This dog is homozygous N/N, with two normal copies of the gene. In the seven breeds studied at the University of Missouri in depth so far, dogs with test results of N/N (Normal) have never been confirmed to have DM. This dog can only transmit the normal gene to its offspring, and it is unlikely that this dog or its offspring will ever develop DM.
This dog is heterozygous A/N, with one mutated copy of the gene and one normal copy of the gene, and is classified as a carrier. In the seven breeds studied at the University of Missouri in depth so far, dogs with test results of A/N have never been confirmed to have DM. While it is highly unlikely this dog will ever develop DM, this dog can transmit either the normal gene or the mutated gene to its offspring.
This dog is homozygous A/A, with two mutated copies of the gene, and is at risk for developing Degenerative Myelopathy (DM). The research has shown that all dogs in the research study with confirmed DM have had A/A DNA test results, however, not all dogs testing as A/A have shown clinical signs of DM. DM is typically a late onset disease, and dogs testing as A/A that are clinically normal may still begin to show signs of the disease as they age. Some dogs testing A/A did not begin to show clinical signs of DM until they were 14 years of age. Research is ongoing to estimate what percentage of dogs testing as A/A will develop DM within their lifespan. At this point, the mutation can only be interpreted as being at risk of developing DM within the animal's life. For dogs showing clinical signs with a presumptive diagnosis of DM, affected (A/A) test results can be used as an additional tool to aid in the diagnosis of DM. Dogs testing Affected (A/A) can only pass the mutated gene on to their offspring.
Owners with dogs testing as Carriers (A/N), or At-Risk (A/A) are strongly encouraged to share these results with their attending veterinarian and seek genetic counseling when making breeding decisions. The "A" (mutated) allele appears to be very common in some breeds. In these breeds, an overly aggressive breeding program to eliminate dogs testing A/A or A/N might be devastating to the breed as a whole because it would eliminate a large fraction of the high quality dogs that would otherwise contribute desirable qualities to the breed. Nonetheless, DM should be taken seriously. It is a fatal disease with devastating consequences for the dog, and can be a trying experience for the owners that care for them. A realistic approach when considering which dogs to select for breeding would be to treat the test results as one would treat any other undesirable trait or fault. Dogs testing At-Risk (A/A) should be considered to have a more serious fault than those testing as Carriers (A/N). Incorporating this information into their selection criteria, breeders can then proceed as conscientious breeders have always done: make their breeding selections based on all the dog's strengths and all the dog's faults. Using this approach and factoring the DM test results into the breeding decisions should reduce the prevalence of DM in the subsequent generations while continuing to maintain and improve upon positive, sought after traits.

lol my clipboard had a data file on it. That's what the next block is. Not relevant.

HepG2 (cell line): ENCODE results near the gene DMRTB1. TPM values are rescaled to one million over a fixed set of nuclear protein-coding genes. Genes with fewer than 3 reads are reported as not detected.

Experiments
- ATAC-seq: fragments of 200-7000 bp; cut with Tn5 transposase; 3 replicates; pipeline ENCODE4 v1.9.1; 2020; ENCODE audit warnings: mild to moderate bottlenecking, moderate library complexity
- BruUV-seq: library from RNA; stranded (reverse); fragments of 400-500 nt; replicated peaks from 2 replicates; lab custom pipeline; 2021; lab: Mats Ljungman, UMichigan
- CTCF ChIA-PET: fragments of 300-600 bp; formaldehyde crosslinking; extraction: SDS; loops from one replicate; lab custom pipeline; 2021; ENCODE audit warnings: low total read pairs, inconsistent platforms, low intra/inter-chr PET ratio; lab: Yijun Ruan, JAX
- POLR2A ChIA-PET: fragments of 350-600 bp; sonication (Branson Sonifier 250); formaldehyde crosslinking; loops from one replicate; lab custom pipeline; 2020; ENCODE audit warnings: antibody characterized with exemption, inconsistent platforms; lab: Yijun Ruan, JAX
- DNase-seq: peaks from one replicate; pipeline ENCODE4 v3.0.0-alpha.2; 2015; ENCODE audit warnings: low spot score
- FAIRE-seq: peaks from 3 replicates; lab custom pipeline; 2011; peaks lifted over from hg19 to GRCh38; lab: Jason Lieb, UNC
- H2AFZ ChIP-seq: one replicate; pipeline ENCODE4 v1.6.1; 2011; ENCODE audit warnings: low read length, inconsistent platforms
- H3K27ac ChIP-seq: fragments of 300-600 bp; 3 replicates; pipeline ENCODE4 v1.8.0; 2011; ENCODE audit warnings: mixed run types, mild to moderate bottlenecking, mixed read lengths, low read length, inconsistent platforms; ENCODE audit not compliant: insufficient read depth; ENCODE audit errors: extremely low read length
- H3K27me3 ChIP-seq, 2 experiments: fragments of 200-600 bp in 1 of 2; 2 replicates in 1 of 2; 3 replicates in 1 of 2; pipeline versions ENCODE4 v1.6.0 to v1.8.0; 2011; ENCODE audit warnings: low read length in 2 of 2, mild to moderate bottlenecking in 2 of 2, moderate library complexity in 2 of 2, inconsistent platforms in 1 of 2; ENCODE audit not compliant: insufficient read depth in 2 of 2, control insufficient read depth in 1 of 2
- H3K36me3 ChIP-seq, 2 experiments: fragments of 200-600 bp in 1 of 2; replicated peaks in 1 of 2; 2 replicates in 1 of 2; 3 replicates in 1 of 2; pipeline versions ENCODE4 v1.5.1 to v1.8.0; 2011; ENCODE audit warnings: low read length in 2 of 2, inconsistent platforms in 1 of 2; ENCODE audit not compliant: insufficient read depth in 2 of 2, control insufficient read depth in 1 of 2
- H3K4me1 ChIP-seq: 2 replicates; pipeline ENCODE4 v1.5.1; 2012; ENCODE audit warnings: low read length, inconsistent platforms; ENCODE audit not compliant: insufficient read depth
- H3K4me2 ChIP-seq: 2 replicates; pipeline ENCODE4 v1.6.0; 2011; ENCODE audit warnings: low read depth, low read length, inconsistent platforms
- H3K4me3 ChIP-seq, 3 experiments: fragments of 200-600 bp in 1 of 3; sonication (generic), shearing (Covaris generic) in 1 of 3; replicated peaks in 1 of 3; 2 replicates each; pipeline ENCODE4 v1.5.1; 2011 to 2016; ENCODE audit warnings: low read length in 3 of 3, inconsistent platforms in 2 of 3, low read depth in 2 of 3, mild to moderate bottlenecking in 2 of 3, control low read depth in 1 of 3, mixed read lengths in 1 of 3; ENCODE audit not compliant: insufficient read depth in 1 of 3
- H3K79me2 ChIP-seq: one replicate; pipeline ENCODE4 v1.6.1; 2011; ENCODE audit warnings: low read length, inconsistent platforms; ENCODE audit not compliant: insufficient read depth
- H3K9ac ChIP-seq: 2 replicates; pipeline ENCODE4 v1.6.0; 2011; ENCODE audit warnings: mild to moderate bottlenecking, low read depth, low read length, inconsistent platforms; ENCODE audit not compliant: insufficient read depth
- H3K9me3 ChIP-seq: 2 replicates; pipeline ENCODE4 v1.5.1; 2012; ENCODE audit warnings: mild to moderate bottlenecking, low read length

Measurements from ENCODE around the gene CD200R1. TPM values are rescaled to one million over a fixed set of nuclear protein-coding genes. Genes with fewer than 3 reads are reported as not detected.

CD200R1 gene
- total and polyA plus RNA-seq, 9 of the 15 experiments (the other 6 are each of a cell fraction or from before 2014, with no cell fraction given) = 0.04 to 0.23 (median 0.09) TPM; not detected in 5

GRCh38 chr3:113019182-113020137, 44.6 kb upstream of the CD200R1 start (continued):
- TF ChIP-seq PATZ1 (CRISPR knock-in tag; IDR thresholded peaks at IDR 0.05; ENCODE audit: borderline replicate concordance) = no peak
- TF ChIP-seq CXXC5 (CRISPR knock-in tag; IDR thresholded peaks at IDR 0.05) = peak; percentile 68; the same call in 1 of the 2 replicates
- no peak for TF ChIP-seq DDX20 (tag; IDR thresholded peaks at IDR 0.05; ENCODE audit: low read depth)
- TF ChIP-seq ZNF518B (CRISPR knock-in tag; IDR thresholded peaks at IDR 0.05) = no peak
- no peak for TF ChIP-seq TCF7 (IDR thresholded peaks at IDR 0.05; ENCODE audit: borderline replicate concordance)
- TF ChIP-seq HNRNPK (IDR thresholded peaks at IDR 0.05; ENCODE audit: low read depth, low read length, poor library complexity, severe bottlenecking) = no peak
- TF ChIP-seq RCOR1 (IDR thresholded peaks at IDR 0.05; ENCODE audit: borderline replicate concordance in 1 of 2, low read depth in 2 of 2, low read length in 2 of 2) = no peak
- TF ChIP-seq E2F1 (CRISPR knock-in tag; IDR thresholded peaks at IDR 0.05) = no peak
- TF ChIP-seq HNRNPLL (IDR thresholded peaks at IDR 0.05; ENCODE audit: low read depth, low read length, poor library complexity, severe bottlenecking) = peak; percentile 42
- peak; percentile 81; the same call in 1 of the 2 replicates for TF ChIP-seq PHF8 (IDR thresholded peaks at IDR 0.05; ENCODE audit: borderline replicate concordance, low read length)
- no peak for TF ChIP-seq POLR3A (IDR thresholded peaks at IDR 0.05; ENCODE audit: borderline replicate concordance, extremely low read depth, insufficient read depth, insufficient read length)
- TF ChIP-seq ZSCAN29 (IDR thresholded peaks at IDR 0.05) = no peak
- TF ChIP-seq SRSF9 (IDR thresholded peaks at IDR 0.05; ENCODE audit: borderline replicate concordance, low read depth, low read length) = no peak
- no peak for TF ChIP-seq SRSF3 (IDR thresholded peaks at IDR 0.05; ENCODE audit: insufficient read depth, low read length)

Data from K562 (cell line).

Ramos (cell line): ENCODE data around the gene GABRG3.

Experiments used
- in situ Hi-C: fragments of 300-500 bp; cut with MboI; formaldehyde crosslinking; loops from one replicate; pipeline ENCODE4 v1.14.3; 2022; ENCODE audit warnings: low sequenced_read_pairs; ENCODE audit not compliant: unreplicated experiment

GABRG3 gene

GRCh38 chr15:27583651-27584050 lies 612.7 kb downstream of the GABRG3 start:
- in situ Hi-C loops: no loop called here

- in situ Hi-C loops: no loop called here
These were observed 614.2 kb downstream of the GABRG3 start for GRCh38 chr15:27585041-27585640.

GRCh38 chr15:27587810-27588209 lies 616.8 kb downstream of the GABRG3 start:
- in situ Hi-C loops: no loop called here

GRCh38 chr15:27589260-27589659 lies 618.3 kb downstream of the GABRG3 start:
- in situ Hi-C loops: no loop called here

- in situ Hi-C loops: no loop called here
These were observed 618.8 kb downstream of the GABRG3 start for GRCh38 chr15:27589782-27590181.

The allelic frequency may be as high as 75% in breeds prone to DM. (unpublished data, Dr. Gary S. Johnson – Animal Molecular Genetics Laboratory, University of Missouri). We recommend that breeders take into consideration the DM test results as they plan their breeding programs; however, they should not over-emphasize the test results. Instead, the test result should be one factor among many in a balanced breeding program.